The considerations that should go into Mitt Romney's choice of running mate depend on whether you see his current problems as a temporary blip in the polls or a systemic problem that requires a game-changing pick. John McCain needed to throw a Hail Mary when he chose Sarah Palin in 2008. If Romney is fundamentally even with Barack Obama, he'd be better off following the Hippocratic oath: Do no harm.
In 2008, McCain needed a vice presidential candidate who could do several thing: rev up the Republican base; bring disenchanted conservatives back into the fold; peel off some women who voted for Hillary Clinton in the Democratic primaries; counteract the diversity and star power of a ticket headed by Obama. Preferably, this person needed to have a resume that would not make the selection look like pure tokenism.
From that vantage point, Palin was probably the only candidate who would have satisfied all these criteria. Her appeal to Hillary-inclined women wasn't as enduring as her popularity among conservatives, and after some bad media interviews her ability to excite the base came at the expense of outreach to swing voters. But still, it was worth a try.
Those arguing that Romney should pick Paul Ryan or Bobby Jindal, to cite just two examples, are in effect arguing that Romney needs a running mate who will help with conservatives. A Palin with a stronger resume, if you will. Someone who can fire up the base without alienating swing voters who worry about governing ability (though perhaps at the cost of some of Palin's star power). The people who want him to choose Chris Christie or David Petraeus are looking for a running mate who could potentially win over independents without alienating conservatives. Both choices would be high-risk but possibly high-reward.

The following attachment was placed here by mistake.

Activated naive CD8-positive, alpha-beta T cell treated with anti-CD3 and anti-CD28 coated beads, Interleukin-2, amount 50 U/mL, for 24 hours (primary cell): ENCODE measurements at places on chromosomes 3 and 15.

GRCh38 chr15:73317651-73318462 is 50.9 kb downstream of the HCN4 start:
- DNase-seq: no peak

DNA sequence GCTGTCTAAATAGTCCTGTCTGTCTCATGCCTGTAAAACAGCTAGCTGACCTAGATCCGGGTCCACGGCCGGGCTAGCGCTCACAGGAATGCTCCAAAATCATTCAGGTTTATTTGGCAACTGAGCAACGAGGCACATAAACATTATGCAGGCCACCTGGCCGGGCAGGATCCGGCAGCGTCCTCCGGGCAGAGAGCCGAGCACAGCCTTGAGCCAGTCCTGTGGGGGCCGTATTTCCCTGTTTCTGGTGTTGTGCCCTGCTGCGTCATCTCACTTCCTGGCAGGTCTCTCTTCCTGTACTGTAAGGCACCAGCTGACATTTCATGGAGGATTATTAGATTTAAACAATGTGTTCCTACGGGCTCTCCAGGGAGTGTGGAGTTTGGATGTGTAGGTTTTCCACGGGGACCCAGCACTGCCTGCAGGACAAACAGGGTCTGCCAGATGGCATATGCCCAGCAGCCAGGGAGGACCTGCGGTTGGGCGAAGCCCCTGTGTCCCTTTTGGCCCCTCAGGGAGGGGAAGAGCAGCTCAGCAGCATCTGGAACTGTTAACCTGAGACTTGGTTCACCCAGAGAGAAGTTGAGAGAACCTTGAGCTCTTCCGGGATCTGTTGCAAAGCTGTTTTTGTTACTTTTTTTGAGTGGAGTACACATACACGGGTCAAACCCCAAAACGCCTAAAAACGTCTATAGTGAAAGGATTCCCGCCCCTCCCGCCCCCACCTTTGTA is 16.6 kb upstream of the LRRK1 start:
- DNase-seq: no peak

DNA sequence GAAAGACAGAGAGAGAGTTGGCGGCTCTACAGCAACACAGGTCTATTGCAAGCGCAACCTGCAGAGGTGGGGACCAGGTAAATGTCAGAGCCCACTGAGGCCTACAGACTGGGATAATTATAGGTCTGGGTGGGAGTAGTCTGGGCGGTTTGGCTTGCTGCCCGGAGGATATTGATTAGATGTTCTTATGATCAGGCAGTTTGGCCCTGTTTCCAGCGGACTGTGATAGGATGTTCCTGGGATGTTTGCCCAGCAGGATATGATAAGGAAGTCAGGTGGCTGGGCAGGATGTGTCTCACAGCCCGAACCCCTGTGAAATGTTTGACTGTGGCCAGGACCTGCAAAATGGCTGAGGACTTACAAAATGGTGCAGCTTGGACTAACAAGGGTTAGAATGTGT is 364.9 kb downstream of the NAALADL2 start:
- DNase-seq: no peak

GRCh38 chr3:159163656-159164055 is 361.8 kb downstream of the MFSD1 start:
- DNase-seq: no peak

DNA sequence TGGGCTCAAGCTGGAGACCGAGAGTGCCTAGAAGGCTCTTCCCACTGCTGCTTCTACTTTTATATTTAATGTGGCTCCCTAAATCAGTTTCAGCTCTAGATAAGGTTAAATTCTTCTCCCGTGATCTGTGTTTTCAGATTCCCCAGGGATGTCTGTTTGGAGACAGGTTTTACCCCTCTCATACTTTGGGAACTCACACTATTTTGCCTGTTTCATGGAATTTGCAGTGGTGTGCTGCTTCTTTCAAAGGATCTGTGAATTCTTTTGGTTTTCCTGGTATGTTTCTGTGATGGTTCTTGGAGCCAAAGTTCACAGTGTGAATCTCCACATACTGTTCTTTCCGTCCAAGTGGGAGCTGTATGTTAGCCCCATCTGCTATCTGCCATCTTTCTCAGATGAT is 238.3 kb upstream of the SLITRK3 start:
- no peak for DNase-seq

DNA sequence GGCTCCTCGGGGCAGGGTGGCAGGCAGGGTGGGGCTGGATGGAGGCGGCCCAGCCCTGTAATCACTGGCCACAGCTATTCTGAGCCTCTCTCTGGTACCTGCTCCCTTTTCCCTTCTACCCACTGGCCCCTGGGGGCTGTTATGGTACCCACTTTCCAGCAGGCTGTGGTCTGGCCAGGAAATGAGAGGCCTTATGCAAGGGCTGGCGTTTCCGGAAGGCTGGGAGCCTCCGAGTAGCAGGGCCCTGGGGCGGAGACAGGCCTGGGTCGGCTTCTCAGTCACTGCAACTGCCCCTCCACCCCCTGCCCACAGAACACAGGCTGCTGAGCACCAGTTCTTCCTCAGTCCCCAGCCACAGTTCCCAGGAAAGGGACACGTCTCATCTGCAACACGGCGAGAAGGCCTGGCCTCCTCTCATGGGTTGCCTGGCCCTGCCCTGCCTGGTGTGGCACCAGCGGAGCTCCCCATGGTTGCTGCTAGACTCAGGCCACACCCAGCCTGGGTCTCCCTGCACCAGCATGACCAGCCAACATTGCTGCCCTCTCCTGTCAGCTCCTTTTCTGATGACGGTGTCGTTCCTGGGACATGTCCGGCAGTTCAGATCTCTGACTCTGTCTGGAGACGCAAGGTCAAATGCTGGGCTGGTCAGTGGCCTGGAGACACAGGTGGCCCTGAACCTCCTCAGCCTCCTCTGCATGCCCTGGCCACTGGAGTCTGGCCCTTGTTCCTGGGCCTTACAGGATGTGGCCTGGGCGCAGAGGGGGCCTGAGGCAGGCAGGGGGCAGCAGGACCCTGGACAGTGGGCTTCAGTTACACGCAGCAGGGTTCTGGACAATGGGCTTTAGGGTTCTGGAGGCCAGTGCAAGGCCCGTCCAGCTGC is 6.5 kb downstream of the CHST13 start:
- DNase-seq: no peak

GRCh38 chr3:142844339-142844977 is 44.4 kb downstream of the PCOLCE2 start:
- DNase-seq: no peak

Then there is the "do no harm" crowd. The people who want Romney to run with Tim Pawlenty or Rob Portman want a competent candidate with no obvious red flags for conservatives or independents, but nothing that will necessarily win over any recognizable group of voters. (Though the people championing those specific candidates hope Pawlenty will be helpful in Minnesota and, more plausibly, that Portman could help carry Ohio.) I've been in this last group until recently. I'm beginning to wonder if the campaign isn't moving in a direction where Romney will need to make a bigger splash.